I couldn’t believe he was losing the room after only 10 minutes. It was like watching a substitute teacher melt down in front of a group of high schoolers. It quickly became a cluster of side conversations among the 15 people; the volume growing louder by the minute. When the meeting leader spoke, “Ok, let’s get back together, now…” the request fell on deaf ears (or deafened ears, given the volume).
It wasn’t his fault – he was new to the project and he obviously had no training in facilitating construction teams. But it was his responsibility.
We’ve all been in meetings that fail to achieve their purpose and waste time and resources. And we all know we have too many meetings. I shudder when a project manager tells me she’s “triple booked” all day.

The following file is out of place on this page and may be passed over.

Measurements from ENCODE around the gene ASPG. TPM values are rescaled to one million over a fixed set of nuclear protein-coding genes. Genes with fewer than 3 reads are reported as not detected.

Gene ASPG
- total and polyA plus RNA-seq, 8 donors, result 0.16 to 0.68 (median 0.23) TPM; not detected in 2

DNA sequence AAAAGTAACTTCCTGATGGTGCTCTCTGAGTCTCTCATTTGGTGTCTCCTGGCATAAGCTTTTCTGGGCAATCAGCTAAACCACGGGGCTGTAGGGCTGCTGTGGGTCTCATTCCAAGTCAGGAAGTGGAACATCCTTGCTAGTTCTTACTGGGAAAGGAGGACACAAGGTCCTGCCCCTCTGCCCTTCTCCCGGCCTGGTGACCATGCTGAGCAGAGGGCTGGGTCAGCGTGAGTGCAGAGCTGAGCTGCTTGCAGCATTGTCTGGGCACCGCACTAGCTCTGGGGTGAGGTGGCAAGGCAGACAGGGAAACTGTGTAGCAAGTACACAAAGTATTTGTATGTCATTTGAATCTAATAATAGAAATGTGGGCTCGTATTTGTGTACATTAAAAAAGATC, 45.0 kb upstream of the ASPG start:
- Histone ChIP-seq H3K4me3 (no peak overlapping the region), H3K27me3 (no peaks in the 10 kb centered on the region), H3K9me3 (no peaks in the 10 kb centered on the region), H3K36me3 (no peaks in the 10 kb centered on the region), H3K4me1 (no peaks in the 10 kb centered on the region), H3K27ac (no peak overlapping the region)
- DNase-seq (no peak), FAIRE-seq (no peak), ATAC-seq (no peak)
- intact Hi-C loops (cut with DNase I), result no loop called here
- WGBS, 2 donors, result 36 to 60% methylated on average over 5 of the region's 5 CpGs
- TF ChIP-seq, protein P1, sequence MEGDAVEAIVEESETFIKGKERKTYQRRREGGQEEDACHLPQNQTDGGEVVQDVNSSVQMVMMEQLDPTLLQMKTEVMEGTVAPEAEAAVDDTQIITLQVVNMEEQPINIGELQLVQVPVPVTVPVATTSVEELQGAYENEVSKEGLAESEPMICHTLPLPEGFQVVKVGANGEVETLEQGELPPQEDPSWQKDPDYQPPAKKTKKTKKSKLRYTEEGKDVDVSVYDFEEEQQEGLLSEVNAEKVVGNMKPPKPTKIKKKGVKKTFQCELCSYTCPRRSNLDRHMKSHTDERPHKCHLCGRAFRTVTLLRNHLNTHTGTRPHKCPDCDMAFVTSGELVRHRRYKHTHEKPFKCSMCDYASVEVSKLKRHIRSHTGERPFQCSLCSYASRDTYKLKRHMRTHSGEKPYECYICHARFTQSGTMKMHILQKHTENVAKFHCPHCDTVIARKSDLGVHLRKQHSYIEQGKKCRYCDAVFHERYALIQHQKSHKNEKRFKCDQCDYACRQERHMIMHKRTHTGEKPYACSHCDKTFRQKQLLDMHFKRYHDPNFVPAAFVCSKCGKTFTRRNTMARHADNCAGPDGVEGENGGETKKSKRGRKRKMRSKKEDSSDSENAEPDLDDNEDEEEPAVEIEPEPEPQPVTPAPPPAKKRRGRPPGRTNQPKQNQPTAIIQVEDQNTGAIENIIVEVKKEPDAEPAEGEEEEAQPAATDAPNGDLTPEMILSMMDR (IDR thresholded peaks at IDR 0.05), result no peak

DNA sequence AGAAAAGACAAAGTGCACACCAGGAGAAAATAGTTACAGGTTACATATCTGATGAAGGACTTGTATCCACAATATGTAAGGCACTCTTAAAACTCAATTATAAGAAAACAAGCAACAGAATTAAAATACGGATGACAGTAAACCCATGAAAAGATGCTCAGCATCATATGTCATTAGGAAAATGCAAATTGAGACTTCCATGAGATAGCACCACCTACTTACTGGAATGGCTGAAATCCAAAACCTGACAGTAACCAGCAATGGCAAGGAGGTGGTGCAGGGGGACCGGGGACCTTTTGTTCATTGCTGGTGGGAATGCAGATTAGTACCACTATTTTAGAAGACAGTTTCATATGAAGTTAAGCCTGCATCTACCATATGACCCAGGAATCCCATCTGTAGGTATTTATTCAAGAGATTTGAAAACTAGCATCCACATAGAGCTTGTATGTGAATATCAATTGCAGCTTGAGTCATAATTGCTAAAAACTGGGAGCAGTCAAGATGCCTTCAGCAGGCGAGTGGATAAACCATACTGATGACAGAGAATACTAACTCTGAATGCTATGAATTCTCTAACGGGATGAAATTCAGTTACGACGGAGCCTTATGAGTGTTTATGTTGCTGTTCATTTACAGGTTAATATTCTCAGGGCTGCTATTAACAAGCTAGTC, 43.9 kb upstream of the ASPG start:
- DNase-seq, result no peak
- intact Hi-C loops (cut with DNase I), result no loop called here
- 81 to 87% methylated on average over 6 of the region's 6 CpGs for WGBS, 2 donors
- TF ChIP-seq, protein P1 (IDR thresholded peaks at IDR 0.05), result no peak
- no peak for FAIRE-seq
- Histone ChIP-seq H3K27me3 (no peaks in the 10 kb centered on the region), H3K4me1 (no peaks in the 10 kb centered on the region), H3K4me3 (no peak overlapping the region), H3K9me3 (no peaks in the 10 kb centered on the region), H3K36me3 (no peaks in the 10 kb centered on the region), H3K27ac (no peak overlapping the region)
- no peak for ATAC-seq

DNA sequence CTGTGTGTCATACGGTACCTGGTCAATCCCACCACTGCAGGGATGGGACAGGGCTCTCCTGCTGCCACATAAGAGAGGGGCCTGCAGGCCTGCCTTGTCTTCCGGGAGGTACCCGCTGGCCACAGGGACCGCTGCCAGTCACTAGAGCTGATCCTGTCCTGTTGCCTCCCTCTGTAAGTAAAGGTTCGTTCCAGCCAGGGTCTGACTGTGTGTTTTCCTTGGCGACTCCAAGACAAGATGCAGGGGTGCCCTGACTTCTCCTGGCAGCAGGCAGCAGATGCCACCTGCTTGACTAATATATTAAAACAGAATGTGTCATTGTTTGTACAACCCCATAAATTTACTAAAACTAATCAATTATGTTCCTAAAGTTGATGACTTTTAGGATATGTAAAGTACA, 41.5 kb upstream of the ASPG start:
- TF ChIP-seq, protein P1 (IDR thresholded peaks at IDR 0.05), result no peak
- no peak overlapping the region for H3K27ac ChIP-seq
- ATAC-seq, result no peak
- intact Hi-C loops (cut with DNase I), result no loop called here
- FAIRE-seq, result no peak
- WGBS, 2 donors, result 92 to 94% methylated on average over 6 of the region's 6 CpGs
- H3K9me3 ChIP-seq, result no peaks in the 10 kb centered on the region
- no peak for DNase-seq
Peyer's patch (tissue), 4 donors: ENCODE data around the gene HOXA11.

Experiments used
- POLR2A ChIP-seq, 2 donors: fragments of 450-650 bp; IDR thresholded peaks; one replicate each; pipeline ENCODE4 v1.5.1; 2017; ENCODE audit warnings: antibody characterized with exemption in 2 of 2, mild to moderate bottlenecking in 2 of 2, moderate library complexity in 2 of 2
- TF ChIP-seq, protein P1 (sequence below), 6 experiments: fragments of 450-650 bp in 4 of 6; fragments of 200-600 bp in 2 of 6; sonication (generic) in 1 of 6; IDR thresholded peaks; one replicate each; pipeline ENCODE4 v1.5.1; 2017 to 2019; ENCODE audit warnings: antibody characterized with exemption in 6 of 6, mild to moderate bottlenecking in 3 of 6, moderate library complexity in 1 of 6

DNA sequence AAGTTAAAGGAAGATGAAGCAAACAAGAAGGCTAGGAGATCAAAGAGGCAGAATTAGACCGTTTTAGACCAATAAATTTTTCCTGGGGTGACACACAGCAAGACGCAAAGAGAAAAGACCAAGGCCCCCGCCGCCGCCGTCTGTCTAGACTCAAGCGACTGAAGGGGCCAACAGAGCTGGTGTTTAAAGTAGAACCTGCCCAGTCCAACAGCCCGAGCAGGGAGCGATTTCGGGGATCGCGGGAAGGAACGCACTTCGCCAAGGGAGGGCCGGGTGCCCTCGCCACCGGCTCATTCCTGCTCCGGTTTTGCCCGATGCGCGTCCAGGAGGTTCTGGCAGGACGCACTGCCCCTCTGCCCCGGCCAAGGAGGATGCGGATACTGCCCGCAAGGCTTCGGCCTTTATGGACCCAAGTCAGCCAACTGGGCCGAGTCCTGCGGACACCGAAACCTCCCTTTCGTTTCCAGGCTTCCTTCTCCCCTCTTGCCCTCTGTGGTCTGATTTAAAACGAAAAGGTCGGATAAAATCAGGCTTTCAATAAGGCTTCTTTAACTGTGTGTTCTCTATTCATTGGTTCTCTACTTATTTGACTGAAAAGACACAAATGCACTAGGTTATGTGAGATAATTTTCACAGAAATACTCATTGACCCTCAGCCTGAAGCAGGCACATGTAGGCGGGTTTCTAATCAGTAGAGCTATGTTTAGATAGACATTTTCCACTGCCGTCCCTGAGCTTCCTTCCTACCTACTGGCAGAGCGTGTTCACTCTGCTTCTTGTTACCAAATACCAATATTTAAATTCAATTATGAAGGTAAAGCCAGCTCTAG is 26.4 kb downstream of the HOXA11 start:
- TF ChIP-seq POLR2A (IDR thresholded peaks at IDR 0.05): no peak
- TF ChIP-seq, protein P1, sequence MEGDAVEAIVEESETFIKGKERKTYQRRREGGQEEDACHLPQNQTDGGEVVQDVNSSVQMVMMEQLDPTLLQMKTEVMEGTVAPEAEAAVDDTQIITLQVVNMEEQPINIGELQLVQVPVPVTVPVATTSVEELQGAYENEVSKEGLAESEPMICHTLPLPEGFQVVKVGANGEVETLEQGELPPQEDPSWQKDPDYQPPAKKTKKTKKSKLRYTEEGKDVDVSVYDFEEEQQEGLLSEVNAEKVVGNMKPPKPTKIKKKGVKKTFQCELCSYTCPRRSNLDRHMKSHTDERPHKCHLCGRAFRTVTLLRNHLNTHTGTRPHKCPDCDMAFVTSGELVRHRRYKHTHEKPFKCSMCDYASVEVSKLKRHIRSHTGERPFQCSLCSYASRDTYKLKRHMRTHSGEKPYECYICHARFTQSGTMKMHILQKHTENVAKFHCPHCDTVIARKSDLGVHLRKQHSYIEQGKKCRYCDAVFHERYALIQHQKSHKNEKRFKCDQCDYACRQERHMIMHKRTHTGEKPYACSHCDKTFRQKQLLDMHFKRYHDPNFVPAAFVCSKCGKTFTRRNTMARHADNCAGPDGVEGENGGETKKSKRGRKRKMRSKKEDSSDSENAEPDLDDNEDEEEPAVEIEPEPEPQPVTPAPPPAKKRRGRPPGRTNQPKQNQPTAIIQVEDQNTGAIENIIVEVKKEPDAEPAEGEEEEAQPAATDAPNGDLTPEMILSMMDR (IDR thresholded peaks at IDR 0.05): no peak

We don’t expect an apprentice carpenter to have the skills of a journeyman. And we shouldn’t expect everyone designated the “meeting leader” to be a good facilitator. Both carpentry and facilitation take knowledge, skill and practice.
This is the first of a series of short blog posts to engage the design and construction community in awareness of the need for good facilitation skills and the desire to learn them and practice them in every gathering. (I could say “formal gathering” but I use my facilitation skills in impromptu meetings in the hallway, too.)
This writer is a Certified Master Facilitator® (CMF), the highest certification available in the industry by the International Institute for Facilitation (INIFAC.org). It means I’ve demonstrated the experience, knowledge and skills in a certification process that assessed me against a rigorous set of competencies. And I’ve requalified often enough to now hold a lifetime certification.
I’ve been working in the built environment over 46 years. Been in a lot of meetings; led my share. I offer these qualifications to establish credibility as a mentor in facilitation.
In coming installments, we’ll share the kinds of competencies, knowledge, stories and tips that can help each of us improve at facilitating meetings. I hope you’re along for the ride.